When athletes attack: A brief history of fights between players and fans

Imagine, for a second, that you get some great tickets to a sporting event – hockey or otherwise. You decide to give the other team a clever tongue-lashing, perhaps thanks to a healthy dosage of booze or a long day at the office. It seems like a light hearted good time – after all, isn’t this why you’re at the event instead of watching from your couch? – until, of course, you notice (far too late) that a professional athlete is charging in your direction like a wayward locomotive.

What Vancouver Canucks forward Rick Rypien did last night wasn’t expected, but it was far from unprecedented … and it was nowhere near the most dangerous (or comical) incident of its kind. Let’s take a look at some of the most unforgettable moments in which “fan-athlete interaction” became more like a contact sport, in hockey and beyond.

Boston Bruins take on Madison Square Garden

This one takes us all the way back to 1979, when multiple Boston Bruins stormed over the boards to pummel a handful of New York Rangers fans. You can see the video here and while it’s not of the highest quality, it really captures the primitive mood that must have been in the air that night. Bruins captain Terry O’Reilly was actually the first person over the boards, but our very own commentator Mike Milbury gets most of the attention for beating a fan with his own shoe.

(Shoes definitely make my top five list of “most humorous objects someone can use to pummel a fan.” Vuvuzelas and foam fingers are in a two-way race for the gold medal.)

The Ron Artest Melee

Few nights in sports left me slack-jawed quite like that incident between Ron Artest, the Indiana Pacers and fans of the Detroit Pistons back in September 2004. Artest went from playfully relaxing on an announcer/scorer’s table to rabid dog mode in a split second, charging into the crowd with frightening gusto. The rest of the staggering violence and uneasy tension comprises one of the ugliest evenings in NBA history. See for yourself in this stunning video. It’s basically an HD-remake of that Bruins-Rangers fans brawl.

Tennis player Monica Seles gets stabbed

Seeing Seles get stabbed by a nutty fan shook me up enough as a kid that I think that I repressed the memory to some extent. Let’s face it though; I’ll never forget the sight of Seles collapsing to the court while holding her stab wound. (Here’s a link to the video, though it captures the disturbing aftermath more than anything else.)

A handful of baseball brawls

Usually baseball-related violence is exclusively related to bench clearing brawls (or one-on-one battles, such as that indelible image of Pedro Martinez throwing ancient manager Don Zimmer to the ground). Yet you have to think with the sport’s long history coupled with the law of averages (162-game seasons = plenty of opportunities for altercations) that there would be some moments. I think former Texas Rangers pitcher Frank Fransisco might take the violent cake for throwing a chair at some fans, though.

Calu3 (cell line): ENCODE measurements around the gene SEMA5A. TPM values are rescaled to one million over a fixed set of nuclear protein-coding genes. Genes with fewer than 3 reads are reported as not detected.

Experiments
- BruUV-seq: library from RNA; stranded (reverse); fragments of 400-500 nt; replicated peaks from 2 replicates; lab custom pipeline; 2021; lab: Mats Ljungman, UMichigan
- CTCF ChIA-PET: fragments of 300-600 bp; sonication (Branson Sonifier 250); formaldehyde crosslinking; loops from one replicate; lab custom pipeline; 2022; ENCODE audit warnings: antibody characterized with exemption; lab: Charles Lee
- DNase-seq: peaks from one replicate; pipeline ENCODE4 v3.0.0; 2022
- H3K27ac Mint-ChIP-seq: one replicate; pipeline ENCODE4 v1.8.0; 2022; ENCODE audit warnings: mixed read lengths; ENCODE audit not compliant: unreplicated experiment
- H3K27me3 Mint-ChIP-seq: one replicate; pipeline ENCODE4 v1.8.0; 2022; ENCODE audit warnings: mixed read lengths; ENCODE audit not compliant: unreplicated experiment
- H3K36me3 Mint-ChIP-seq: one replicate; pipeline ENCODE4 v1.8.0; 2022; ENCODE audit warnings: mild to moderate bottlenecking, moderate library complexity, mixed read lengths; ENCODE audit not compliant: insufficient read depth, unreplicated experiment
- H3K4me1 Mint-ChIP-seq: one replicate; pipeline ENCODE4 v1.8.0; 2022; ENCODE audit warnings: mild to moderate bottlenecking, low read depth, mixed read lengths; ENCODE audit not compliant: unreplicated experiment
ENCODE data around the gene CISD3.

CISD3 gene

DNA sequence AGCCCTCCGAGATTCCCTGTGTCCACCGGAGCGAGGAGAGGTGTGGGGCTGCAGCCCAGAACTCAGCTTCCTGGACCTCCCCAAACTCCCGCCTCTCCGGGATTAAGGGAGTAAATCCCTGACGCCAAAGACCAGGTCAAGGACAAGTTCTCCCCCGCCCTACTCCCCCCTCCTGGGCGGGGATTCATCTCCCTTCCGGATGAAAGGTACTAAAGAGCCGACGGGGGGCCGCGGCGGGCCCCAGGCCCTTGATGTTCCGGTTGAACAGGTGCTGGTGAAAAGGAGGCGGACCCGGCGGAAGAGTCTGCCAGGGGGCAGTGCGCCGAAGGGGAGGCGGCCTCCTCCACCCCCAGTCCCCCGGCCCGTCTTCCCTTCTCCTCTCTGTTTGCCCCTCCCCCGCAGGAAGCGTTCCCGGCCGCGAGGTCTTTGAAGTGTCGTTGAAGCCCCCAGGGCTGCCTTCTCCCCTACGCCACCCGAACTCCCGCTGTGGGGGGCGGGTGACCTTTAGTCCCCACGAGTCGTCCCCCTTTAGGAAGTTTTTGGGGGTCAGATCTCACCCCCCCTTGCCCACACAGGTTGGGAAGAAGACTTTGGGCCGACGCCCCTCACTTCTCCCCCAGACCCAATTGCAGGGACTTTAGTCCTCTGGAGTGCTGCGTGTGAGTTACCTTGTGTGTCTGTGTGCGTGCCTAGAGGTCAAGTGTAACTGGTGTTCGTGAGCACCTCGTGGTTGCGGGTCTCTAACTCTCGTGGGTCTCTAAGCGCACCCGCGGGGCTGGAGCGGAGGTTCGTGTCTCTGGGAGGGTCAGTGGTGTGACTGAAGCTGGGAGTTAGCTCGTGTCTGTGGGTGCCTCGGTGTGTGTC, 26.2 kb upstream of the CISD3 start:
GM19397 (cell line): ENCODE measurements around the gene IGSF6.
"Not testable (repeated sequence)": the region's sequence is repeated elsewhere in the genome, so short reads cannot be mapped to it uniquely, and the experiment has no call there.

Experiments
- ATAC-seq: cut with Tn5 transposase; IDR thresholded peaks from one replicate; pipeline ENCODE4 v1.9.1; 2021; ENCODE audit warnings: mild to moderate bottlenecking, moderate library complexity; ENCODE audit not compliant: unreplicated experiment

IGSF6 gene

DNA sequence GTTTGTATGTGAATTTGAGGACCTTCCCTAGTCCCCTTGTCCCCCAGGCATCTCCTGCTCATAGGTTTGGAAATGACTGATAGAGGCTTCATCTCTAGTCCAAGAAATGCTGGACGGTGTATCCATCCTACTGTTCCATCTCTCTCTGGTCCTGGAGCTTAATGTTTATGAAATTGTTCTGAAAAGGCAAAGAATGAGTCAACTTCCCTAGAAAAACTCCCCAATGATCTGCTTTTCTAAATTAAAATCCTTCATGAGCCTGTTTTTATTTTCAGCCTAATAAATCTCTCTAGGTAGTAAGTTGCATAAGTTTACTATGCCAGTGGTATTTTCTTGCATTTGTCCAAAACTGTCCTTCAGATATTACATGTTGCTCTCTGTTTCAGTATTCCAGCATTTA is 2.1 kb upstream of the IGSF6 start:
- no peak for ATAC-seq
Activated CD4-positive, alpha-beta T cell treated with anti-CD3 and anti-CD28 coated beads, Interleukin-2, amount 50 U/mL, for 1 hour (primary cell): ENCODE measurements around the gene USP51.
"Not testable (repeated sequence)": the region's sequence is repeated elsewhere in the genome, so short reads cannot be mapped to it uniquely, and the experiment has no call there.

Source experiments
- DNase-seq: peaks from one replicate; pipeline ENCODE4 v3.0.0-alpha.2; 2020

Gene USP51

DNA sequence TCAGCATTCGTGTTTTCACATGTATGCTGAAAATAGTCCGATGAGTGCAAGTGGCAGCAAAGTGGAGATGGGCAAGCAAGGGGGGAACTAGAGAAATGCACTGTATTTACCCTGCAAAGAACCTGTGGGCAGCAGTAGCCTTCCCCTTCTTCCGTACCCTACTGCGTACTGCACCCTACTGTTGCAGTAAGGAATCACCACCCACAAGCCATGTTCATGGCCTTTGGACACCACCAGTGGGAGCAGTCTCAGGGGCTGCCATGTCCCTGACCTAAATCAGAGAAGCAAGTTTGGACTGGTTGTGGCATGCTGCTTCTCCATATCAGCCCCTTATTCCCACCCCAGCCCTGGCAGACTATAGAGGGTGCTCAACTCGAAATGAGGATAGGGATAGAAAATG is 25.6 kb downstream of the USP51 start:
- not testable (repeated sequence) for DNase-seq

Tie Domi, John Tortorella and the art of the water bottle squirt

It’s about time the Philadelphia Flyers’ “passionate” fan base made an appearance, right? While Domi’s water bottle squirting incident ended in a far more malicious way than Tortorella’s, both moments are refreshing bits of entertainment.

Anyway, those are some of the most memorable moments of “interaction” between fans and athletes (and one coach). Chances are pretty strong that I missed a big one or two, though, so feel free to share some other famous incidents or one of your personal heckling recollections in the comments.

And, please, make sure you’re a safe distance away from highly trained (and sometimes highly irritable) athletes before you serenade them with your witty one-liners.

Contract ask led to breakup between Barry Trotz, Capitals

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Barry Trotz’s desire for a big salary raise and five-year extension was the beginning of the end of his tenure with the Washington Capitals.

Trotz, who resigned on Monday after earning a two-year extension that was triggered by the Capitals’ Stanley Cup victory, wanted to be paid as one of the NHL’s top coaches, but the team was hesitant to make that kind of commitment. It was reported that Trotz was earning $1.5 million per season and the new deal would have only increased his salary by $300,000 a year.

The money and the term ask was a little too much for the Capitals.

“There are probably three, four guys that are making that money, so it’s the upper echelon. It’s the big-revenue teams,” Capitals general manager Brian MacLellan said, referring to the salaries of coaches like Mike Babcock, Claude Julien and Joel Quenneville.

“I don’t think all teams pay that type of money and years. Certain teams are open to it and the rest of the league isn’t,” he added.

MacLellan described the five-year contract ask as a “sticking point.”

“You have a coach that’s been here four years, you do another five, that nine years,” he said. “There’s not many coaches that have that lasting ability. It’s a long time and it’s a lot of money to be committing to a coach.”

[Barry Trotz steps down as Capitals head coach]